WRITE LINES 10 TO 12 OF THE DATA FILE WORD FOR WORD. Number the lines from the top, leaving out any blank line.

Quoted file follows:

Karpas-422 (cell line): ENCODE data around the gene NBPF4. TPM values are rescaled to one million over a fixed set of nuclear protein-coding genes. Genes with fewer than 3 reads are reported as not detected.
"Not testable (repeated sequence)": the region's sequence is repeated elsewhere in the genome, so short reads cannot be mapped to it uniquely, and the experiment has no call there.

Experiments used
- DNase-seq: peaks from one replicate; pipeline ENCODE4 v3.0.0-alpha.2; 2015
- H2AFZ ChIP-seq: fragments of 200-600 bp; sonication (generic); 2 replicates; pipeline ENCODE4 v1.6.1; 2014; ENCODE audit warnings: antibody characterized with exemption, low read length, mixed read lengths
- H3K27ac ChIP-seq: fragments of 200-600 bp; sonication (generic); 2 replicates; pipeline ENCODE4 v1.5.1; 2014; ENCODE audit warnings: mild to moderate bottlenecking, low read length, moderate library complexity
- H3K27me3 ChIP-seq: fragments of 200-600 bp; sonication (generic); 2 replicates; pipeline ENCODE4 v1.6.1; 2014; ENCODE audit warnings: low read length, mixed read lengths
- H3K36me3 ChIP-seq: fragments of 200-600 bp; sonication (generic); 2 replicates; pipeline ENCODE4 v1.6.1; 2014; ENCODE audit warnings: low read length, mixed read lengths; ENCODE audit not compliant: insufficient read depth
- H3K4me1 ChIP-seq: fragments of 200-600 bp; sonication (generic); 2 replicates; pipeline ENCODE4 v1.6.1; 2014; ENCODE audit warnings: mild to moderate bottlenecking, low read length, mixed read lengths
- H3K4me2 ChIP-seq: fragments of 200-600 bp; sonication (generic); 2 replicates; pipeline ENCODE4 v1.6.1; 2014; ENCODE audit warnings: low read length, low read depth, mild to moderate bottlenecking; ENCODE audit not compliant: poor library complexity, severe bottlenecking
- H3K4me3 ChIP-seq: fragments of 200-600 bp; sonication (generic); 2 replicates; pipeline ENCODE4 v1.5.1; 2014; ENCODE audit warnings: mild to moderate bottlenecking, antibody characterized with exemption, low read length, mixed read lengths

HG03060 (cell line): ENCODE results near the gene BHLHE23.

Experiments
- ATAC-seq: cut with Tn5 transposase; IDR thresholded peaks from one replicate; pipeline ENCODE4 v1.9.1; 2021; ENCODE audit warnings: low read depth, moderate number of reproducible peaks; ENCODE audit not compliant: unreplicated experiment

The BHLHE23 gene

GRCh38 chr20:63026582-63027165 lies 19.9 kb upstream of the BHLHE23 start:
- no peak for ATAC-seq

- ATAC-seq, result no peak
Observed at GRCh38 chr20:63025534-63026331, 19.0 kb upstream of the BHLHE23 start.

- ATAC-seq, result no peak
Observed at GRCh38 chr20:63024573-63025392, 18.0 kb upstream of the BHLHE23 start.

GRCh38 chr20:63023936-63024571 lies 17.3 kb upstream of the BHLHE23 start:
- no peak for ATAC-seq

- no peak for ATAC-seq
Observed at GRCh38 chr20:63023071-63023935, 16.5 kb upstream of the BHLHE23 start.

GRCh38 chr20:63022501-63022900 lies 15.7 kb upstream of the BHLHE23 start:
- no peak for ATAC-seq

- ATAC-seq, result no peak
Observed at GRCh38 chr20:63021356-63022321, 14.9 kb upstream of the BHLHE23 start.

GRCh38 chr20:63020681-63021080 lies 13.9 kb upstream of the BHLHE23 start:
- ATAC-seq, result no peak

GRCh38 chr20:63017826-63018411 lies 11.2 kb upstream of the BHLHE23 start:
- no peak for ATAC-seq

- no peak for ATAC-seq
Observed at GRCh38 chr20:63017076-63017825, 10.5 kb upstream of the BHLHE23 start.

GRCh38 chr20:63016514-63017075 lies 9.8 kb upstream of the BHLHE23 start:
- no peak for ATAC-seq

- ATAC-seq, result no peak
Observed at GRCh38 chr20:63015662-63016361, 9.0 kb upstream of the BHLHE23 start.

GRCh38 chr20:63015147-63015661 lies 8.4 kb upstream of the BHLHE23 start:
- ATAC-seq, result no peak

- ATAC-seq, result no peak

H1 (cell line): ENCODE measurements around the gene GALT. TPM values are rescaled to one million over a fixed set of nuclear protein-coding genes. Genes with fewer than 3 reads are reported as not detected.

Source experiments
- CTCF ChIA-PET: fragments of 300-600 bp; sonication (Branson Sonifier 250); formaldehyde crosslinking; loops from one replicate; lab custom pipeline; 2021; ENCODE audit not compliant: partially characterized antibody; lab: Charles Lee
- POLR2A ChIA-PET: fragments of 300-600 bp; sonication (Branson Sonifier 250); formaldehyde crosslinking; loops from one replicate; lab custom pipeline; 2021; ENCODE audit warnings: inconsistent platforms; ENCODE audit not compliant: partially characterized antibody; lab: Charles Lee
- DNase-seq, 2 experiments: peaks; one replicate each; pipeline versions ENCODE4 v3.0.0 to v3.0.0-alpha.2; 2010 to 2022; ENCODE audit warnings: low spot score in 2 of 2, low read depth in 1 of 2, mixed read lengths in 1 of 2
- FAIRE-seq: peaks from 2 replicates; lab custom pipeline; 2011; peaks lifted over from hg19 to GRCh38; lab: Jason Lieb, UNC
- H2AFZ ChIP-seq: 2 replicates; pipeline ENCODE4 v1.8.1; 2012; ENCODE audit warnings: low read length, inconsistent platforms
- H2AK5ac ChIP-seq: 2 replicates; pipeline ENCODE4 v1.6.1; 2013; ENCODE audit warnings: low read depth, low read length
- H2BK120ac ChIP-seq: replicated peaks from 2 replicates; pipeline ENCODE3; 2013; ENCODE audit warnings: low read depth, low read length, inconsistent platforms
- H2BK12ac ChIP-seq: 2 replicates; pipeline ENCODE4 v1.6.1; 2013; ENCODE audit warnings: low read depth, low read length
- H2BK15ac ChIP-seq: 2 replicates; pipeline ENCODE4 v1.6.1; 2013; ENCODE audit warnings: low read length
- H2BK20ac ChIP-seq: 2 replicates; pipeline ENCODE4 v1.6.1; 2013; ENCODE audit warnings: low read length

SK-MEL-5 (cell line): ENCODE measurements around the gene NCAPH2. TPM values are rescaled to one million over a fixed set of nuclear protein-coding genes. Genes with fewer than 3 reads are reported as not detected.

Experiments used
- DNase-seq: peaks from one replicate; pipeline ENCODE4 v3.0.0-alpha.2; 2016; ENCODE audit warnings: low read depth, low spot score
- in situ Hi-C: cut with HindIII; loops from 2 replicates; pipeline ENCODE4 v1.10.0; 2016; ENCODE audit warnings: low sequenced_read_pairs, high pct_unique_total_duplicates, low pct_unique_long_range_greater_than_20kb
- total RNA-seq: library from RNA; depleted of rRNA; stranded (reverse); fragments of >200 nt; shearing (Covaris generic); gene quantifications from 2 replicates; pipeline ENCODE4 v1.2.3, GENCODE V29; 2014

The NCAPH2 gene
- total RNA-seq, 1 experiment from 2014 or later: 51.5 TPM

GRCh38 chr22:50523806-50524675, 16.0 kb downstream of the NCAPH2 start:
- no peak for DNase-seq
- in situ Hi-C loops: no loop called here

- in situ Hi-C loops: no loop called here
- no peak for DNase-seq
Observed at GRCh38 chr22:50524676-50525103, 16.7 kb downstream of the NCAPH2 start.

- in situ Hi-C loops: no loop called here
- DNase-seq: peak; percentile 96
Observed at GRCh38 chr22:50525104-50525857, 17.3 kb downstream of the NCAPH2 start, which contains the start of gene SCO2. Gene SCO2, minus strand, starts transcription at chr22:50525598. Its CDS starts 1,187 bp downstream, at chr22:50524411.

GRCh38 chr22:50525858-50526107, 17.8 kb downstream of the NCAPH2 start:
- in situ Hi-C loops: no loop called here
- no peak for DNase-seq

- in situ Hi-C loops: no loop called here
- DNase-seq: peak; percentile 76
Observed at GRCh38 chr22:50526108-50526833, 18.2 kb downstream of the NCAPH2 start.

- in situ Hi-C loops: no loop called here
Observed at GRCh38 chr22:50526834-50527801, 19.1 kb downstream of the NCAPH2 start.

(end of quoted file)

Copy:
- H3K4me2 ChIP-seq: fragments of 200-600 bp; sonication (generic); 2 replicates; pipeline ENCODE4 v1.6.1; 2014; ENCODE audit warnings: low read length, low read depth, mild to moderate bottlenecking; ENCODE audit not compliant: poor library complexity, severe bottlenecking
- H3K4me3 ChIP-seq: fragments of 200-600 bp; sonication (generic); 2 replicates; pipeline ENCODE4 v1.5.1; 2014; ENCODE audit warnings: mild to moderate bottlenecking, antibody characterized with exemption, low read length, mixed read lengths

HG03060 (cell line): ENCODE results near the gene BHLHE23.